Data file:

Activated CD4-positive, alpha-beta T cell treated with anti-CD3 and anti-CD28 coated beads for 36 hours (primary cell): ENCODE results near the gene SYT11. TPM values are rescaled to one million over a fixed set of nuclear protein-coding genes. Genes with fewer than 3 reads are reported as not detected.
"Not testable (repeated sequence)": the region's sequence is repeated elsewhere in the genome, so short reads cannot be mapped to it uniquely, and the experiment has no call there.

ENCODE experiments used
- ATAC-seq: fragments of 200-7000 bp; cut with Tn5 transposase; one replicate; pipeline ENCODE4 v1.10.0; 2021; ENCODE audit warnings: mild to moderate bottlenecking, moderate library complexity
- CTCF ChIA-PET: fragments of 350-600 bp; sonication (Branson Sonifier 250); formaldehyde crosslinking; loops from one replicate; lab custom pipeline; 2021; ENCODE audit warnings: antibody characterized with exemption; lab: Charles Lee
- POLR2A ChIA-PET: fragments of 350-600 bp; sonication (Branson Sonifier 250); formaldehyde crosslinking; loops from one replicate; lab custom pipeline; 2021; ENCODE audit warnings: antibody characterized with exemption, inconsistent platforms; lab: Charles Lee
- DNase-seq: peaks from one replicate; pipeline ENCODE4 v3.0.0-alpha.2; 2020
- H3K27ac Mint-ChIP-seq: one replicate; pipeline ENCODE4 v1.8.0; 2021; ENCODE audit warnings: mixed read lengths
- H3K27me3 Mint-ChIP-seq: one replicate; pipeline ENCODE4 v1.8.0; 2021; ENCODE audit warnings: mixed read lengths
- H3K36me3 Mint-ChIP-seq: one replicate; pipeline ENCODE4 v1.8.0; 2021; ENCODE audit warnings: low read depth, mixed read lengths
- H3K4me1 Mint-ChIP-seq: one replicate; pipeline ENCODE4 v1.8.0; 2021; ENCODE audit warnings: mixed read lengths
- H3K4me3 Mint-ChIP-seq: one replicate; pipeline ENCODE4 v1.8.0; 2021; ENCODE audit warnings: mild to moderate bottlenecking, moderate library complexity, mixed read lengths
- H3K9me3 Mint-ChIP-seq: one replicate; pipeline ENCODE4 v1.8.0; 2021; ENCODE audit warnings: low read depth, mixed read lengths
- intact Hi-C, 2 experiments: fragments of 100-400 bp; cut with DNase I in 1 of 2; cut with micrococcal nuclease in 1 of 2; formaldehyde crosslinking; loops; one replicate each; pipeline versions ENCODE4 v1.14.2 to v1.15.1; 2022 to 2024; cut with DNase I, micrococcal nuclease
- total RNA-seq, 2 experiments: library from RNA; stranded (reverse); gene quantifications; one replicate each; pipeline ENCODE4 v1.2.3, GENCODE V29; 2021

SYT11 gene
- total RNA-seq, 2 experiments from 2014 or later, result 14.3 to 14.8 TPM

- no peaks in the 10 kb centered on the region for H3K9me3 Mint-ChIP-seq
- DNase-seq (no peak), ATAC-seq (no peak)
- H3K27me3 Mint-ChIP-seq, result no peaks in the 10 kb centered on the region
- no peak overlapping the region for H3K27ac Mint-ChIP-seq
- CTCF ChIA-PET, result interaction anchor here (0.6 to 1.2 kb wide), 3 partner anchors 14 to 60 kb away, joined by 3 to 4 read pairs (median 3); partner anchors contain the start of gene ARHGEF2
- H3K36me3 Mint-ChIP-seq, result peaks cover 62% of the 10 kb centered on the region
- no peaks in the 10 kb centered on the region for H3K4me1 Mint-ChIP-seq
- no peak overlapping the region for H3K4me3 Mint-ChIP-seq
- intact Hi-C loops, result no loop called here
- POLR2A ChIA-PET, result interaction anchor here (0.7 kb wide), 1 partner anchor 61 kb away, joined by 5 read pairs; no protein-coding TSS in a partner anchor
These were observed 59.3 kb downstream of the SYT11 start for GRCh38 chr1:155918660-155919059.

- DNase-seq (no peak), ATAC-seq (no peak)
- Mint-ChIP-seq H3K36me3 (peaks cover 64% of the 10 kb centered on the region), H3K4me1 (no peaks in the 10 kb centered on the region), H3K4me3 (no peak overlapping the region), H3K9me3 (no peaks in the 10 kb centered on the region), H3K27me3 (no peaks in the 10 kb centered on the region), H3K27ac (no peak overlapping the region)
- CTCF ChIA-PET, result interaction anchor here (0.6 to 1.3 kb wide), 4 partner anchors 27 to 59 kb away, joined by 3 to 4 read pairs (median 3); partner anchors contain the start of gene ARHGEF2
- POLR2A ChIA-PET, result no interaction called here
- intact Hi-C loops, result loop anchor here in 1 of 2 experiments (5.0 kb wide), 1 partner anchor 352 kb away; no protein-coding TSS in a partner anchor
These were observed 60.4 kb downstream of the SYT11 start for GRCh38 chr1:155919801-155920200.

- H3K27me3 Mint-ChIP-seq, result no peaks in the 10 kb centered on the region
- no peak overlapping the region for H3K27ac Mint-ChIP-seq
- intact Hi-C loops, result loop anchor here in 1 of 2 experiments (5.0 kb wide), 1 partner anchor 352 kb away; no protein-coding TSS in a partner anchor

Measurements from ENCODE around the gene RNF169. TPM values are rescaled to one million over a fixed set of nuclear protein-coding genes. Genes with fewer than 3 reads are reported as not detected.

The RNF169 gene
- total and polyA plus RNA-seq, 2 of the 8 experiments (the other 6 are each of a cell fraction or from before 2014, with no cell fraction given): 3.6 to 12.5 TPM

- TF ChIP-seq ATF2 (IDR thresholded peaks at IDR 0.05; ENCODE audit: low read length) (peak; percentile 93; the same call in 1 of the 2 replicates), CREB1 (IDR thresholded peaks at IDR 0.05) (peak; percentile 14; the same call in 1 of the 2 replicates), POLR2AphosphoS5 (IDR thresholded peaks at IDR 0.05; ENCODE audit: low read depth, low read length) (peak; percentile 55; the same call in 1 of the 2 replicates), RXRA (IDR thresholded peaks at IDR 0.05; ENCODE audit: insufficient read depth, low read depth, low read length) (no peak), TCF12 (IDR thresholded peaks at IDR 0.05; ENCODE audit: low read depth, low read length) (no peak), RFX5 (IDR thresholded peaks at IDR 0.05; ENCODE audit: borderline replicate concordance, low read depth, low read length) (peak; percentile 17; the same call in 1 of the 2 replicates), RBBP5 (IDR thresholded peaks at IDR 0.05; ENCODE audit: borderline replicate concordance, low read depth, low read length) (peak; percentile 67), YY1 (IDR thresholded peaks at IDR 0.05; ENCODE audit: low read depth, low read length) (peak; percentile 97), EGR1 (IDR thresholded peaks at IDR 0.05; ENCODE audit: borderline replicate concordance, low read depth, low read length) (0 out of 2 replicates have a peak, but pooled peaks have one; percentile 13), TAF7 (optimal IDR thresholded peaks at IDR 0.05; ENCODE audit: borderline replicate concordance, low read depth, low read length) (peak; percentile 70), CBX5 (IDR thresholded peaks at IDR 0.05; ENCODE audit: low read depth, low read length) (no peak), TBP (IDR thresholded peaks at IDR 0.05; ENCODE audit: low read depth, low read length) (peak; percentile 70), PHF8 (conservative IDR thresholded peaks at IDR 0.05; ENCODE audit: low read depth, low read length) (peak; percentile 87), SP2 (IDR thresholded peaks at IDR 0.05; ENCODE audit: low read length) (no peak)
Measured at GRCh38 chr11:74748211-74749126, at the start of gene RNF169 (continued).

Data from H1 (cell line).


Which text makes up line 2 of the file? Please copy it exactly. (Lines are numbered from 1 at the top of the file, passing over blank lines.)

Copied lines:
"Not testable (repeated sequence)": the region's sequence is repeated elsewhere in the genome, so short reads cannot be mapped to it uniquely, and the experiment has no call there.